Convicted drug smuggler Schapelle Corby cannot cash in on the nine years she spent imprisoned in Bali but her family can, a Melbourne lawyer says.
But if the family is paid for media interviews when Corby returns to Australia almost 13 years after her arrest at Denpasar Airport, authorities will keep a close eye on the money trail, proceeds of crime expert Christian Juebner told AAP.
“Schapelle Corby can’t make money as a result of her notoriety … arising from her offending but other people can,” he said.
“If, ultimately, it’s proved that the money flowed back to Schapelle Corby or she received some benefit – it doesn’t have to be actual money, just some commercial benefit – then the restraining order [on the funds] could be made.”
Media outlets will have an “enormous appetite” for the Corby story, publicist and celebrity booker Max Markson said.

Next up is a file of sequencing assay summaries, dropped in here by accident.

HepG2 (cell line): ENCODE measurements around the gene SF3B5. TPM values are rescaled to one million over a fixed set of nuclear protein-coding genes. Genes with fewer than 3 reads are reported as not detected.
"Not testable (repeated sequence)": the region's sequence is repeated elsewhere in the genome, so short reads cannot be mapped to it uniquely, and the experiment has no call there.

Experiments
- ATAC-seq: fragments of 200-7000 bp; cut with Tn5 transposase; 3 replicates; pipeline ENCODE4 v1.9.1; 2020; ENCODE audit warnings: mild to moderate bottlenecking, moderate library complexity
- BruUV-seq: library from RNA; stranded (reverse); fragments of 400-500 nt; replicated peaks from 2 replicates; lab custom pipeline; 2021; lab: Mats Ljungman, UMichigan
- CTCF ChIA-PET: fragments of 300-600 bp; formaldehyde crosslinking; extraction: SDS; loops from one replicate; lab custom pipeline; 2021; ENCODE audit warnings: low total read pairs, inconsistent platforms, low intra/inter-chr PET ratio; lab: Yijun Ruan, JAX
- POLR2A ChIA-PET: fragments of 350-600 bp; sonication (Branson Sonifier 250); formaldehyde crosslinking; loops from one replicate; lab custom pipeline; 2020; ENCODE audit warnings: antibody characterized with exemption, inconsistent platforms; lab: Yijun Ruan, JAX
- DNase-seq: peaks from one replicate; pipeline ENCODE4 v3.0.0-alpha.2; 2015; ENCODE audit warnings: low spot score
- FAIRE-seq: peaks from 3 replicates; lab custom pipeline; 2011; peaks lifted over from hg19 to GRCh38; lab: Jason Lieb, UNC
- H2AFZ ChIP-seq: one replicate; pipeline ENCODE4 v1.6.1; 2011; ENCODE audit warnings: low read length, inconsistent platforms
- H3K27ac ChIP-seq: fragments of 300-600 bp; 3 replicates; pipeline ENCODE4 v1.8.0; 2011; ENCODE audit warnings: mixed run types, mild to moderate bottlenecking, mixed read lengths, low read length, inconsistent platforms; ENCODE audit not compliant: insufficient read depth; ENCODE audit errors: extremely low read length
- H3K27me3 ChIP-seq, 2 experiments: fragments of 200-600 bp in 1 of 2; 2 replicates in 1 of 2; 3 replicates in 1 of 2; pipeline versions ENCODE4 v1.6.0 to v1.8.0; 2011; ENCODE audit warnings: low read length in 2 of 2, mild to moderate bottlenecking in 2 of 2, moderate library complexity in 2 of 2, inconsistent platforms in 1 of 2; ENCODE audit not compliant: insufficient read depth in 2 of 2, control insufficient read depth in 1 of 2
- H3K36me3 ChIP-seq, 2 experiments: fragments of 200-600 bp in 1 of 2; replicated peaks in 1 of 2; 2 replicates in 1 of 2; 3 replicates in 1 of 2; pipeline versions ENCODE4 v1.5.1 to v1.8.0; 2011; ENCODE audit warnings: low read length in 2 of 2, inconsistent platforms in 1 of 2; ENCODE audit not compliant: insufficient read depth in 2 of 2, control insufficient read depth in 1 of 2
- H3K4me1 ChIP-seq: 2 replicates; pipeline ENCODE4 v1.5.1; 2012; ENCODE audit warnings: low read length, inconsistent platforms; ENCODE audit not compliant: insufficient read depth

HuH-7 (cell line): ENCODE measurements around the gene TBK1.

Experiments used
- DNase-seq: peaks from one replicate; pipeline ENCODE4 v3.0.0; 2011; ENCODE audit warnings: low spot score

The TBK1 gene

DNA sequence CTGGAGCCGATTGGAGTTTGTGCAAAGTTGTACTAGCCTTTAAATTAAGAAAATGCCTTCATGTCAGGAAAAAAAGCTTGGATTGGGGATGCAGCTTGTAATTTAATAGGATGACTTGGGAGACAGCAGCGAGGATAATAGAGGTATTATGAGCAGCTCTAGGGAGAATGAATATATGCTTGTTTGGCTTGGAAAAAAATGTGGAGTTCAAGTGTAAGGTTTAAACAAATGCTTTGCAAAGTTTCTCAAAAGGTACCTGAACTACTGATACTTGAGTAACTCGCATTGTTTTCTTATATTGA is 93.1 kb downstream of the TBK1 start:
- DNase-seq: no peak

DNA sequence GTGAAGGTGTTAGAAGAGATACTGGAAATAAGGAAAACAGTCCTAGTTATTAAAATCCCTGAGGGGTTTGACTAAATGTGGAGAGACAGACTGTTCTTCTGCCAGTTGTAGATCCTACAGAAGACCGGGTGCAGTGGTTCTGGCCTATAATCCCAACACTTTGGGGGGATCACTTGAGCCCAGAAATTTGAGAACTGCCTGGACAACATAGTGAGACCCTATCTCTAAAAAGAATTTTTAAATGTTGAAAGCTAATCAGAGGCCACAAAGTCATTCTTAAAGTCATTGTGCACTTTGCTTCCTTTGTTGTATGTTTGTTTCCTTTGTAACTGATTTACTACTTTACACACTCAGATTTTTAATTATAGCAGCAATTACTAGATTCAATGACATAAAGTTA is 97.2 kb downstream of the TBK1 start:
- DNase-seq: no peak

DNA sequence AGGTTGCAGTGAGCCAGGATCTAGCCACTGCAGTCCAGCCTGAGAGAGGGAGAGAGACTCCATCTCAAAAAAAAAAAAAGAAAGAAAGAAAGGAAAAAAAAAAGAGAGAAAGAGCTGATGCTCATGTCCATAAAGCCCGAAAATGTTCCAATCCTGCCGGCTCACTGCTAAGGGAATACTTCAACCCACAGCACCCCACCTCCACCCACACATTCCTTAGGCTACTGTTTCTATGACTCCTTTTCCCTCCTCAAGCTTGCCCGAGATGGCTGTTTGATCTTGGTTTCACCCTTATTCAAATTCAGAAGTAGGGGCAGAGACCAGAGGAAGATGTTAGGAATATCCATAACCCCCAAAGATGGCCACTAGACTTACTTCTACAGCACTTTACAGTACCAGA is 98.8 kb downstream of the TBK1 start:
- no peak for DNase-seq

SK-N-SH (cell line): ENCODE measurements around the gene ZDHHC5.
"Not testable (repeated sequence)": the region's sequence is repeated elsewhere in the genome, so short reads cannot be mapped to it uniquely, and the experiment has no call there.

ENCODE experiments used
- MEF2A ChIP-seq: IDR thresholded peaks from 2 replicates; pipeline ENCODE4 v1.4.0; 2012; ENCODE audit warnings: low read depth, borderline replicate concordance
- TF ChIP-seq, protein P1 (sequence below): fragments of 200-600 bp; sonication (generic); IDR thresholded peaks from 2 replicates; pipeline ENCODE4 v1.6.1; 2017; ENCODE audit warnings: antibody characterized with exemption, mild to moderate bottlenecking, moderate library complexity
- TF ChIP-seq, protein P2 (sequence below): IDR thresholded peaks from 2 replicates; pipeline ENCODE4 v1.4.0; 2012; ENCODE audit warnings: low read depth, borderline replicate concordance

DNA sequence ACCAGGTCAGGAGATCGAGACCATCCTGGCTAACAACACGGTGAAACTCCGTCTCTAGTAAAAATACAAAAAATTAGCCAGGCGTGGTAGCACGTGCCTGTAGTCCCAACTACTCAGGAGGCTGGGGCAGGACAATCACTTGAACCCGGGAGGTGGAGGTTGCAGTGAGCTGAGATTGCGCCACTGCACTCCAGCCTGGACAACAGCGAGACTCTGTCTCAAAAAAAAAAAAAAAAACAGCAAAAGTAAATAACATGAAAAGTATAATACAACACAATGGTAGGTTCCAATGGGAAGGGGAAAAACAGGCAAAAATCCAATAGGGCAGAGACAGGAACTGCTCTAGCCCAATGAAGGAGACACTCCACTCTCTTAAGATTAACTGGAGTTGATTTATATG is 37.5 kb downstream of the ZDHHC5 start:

“There is not a newspaper, magazine, radio station or website in Australia who won’t want to sit down with her, talk to her,” he said.
“She will be invited to go on I’m A Celebrity … Get Me Out of Here! She will be invited to go on all sorts of weird and wonderful programs.”
But Mr Markson said it was unclear what price a Corby exclusive would fetch.
“I don’t think there are millions of dollars around in the media to pay for a one-off story,” he said.
Media outlets can pay for criminals’ stories, Mr Juebner said.
“They’ll just be careful to ensure that the paperwork which they create for that records the benefit not going to the person who’s alleged to have committed the offence,” he said.
In 2006, Corby co-wrote My Story, an account of her life in Kerobokan Prison published by Pan Macmillian.
Her family pocketed $270,000 but the Commonwealth recovered about $128,000 in proceeds in 2009.